©Photograph Reclaimed Woman
©Photograph Reclaimed Woman
I met a fashion journalist from Spain the other day and we joked that even if it means crossing the road, stopping to soak up every moment of sunshine is essential to make it through the grey months in London.
Fashion week might be all about autumn winter collections, but at this moment my mind was on summer hols to Seville.
I probably wouldn’t have worn a scarf in my hair if I hadn’t been doing the Six Items Challenge, which is definitely demanding I think outside of the box with accessories, and this morning sent me deeper into my shoe box of silk scarves.
©Photograph Reclaimed Woman
My days are all messed up. It’s the second day of fashion week, but it is in fact the weekend, so Saturday feels like Tuesday, but it’s also masquerading as Thursday – on this, the forth day of my challenge.
Despite setting my alarm for 7am on a Saturday, I knew exactly what I was wearing so I felt good this morning; the kind of good where your street feels like a catwalk. Casually strutting off to the showrooms, little did I know a day of wardrobe malfunctions would follow. First my tights laddered less than 30 minutes in, then I bent over and a designer politely informed me that this raincoat I’m wearing as a dress has a rather high vent. So I’m down to five (appropriate) items to get me through the next six weeks…at least I’m prepared with a rainproof option if March brings spring showers.
©Photograph Reclaimed Woman
It may be day three of my challenge for Labour Behind the Label, but it really only got challenging today on the first day of London Fashion Week.
For some reason it felt like my first day at school. Perhaps it’s because when you’re a kid you get away with wearing your favourite green dress again and again, but as adults, and particularly women, we are encouraged to reinvent ourselves on the regular. Perhaps it felt like school because this task is teaching me about my approach to fashion and encouraging me to question: “What do I want my wardrobe to be when I graduate in six weeks time?”
I chose both the ’50s dress from Gabriele Vintage (pictured above) and the Gap raincoat that doubles as a dress as my 5th and 6th items – editing out another dress instead. The rules state that you are allowed one coat on top of your six items, so mine is this pre-loved Celine jacket from Vestiaire Collective. Boots are from my local Trinity Hospice.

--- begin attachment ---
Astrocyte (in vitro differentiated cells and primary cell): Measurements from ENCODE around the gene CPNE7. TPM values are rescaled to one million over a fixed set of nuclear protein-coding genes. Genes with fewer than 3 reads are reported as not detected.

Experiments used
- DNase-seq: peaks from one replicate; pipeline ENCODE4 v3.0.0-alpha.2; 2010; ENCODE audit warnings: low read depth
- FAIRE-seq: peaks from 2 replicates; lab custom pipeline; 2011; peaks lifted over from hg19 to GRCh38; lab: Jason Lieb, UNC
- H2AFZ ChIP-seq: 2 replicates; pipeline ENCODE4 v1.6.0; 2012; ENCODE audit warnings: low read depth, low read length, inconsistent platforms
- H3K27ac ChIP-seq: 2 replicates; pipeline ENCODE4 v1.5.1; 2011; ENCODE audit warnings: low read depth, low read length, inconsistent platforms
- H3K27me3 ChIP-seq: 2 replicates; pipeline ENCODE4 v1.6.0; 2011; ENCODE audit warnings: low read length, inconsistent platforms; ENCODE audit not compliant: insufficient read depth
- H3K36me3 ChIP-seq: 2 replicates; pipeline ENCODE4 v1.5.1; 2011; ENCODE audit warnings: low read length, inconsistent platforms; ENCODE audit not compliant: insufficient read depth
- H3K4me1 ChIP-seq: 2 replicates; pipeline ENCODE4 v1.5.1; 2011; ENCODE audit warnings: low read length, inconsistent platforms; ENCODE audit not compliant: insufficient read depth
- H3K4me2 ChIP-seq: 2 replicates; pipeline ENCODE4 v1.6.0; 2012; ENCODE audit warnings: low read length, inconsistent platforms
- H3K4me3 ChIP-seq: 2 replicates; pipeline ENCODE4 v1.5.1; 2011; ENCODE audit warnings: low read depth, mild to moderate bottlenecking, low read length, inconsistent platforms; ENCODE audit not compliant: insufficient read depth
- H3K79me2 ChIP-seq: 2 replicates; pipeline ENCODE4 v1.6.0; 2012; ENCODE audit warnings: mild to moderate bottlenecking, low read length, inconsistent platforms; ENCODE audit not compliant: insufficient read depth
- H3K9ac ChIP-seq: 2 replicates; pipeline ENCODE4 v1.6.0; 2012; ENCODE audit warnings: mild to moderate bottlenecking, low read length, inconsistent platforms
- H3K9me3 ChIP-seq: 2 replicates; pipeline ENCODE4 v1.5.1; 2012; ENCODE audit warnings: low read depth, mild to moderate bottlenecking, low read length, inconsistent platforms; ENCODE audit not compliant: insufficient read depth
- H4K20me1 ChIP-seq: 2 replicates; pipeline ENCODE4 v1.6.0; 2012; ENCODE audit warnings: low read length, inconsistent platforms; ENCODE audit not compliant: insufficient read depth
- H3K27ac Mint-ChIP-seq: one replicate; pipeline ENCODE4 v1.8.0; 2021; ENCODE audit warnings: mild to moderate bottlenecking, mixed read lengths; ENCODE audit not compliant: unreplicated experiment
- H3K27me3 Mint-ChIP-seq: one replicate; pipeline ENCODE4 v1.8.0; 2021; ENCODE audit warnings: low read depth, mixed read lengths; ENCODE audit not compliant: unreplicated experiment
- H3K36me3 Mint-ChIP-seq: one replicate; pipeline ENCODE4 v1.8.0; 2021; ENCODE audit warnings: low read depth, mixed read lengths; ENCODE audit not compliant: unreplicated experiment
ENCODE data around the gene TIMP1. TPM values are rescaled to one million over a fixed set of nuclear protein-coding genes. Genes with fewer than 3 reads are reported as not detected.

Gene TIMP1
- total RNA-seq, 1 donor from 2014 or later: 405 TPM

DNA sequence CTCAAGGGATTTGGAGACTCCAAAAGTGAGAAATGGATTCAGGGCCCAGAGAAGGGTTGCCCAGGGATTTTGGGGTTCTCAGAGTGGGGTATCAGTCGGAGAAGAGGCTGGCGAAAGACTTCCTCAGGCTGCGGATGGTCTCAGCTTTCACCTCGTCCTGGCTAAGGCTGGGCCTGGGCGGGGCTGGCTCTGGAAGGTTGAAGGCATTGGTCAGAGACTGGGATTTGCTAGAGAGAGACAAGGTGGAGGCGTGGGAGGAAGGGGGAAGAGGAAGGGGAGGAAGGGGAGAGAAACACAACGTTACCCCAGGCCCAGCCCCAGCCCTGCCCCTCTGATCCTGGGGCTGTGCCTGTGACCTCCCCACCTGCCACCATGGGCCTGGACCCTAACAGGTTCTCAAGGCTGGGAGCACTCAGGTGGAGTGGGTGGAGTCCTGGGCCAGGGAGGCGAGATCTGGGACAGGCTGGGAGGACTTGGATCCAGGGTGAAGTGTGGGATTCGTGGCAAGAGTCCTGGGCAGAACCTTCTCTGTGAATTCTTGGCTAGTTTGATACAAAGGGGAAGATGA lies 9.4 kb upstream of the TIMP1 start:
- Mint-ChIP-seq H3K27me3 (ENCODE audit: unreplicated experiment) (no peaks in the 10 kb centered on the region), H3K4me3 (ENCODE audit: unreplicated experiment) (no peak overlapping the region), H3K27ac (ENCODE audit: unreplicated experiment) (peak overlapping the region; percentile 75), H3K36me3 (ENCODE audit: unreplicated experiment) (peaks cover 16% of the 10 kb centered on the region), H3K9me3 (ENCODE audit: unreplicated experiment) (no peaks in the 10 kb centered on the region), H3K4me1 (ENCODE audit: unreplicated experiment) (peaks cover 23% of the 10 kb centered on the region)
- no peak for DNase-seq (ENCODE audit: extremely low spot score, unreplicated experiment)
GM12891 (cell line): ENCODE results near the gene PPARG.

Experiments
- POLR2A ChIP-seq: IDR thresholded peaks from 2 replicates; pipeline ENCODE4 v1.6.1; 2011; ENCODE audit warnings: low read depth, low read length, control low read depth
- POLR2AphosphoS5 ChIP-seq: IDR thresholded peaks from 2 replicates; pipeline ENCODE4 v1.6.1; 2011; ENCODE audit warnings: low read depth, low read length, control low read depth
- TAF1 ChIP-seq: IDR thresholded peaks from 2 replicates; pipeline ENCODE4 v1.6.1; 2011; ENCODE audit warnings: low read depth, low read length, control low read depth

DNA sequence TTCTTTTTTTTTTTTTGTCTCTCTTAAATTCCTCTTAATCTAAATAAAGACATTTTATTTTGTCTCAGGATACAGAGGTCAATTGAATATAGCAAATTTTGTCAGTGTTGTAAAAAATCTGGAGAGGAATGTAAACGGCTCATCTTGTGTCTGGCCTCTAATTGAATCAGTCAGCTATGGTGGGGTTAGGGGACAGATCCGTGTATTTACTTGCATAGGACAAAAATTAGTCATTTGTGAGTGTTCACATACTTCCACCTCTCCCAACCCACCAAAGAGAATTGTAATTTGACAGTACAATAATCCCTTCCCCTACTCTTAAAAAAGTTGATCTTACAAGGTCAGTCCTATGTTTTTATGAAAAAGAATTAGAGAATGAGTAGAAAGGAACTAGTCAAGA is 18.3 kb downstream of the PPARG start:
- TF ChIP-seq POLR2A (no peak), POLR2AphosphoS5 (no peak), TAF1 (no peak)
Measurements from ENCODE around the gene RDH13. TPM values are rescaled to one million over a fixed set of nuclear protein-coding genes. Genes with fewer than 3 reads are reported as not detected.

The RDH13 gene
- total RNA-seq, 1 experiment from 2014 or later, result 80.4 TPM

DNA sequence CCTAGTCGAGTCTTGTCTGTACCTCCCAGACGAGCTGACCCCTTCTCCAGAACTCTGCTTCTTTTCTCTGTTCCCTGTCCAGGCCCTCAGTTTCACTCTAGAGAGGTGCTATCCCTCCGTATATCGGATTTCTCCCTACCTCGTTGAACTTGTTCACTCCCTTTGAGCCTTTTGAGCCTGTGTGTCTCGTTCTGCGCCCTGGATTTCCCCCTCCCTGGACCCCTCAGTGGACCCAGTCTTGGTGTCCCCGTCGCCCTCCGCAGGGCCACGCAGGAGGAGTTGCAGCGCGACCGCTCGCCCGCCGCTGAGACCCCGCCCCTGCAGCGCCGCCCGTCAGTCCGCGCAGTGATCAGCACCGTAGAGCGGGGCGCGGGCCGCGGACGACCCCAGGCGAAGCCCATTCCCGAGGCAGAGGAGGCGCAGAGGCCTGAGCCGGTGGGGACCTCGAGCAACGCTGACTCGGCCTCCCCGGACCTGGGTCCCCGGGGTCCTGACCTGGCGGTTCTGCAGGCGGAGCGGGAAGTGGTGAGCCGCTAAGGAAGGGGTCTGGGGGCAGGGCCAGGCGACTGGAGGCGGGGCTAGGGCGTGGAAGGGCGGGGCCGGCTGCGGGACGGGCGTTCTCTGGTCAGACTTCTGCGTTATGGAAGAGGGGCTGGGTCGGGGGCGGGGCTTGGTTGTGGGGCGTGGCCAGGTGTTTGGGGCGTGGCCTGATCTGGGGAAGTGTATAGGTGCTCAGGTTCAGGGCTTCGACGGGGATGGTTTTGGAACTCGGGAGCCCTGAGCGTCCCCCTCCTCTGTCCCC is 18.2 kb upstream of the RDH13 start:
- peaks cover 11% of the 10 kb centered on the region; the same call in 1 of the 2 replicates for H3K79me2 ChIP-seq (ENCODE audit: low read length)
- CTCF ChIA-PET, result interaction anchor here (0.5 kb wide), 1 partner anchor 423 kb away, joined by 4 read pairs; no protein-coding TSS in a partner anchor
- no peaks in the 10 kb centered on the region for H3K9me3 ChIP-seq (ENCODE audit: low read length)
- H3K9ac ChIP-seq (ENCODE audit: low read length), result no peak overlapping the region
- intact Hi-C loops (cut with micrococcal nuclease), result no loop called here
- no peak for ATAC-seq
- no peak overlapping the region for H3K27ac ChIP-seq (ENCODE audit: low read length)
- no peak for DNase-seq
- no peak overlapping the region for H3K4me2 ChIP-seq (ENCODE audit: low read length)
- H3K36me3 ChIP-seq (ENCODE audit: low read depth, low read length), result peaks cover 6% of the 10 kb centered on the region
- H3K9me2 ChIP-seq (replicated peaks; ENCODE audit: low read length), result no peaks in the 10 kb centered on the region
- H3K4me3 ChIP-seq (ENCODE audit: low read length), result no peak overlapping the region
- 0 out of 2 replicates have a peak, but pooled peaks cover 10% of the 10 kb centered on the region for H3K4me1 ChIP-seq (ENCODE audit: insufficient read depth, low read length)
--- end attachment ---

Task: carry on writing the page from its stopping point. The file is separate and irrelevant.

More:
©Photograph Reclaimed Woman
Straight talking feminist, and star in the #MeToo incarnation of the Sports Illustrated Swimsuit Issue, model, actress and author, Paulina Porizkova will return to London for the first time in 35 years to walk at London Fashion Week for emerging ethical designer Jiri Kalfar.
Czech-born Swedish supermodel, Porizkova found status in the 1980s from swimsuit front covers of Sports Illustrated to fronting campaigns for Estée Lauder. Wearing designs by fellow Czech Jiri Kalfar in The National Arts Club in New York City – one of Porizkova’s favourite haunts, she says it wasn’t until moving to America that she found the need to assert her status as a feminist. A status she strongly defends to any who say you can’t be both super feminist and supermodel.
“I would give them a very polite middle finger. Those people are the ones who apparently believe that a woman has no right to make choices with her body (but of course, men do and always have), and that if she uses her looks, she incites desire in men, and thus she is responsible for whatever happens to her.”
Porizkova started modelling at fifteen. At the time she felt protected by what she calls “Swedish Woman Armor.” In Sweden, she learnt her body belonged to her and her choices were her own.
“With this attitude, I came into a business of rampant sexual abuse and just figured all those people were assholes. I never felt like a victim, because I was certain my choices were my own. And I was very lucky never to have met Harvey Weinstein.”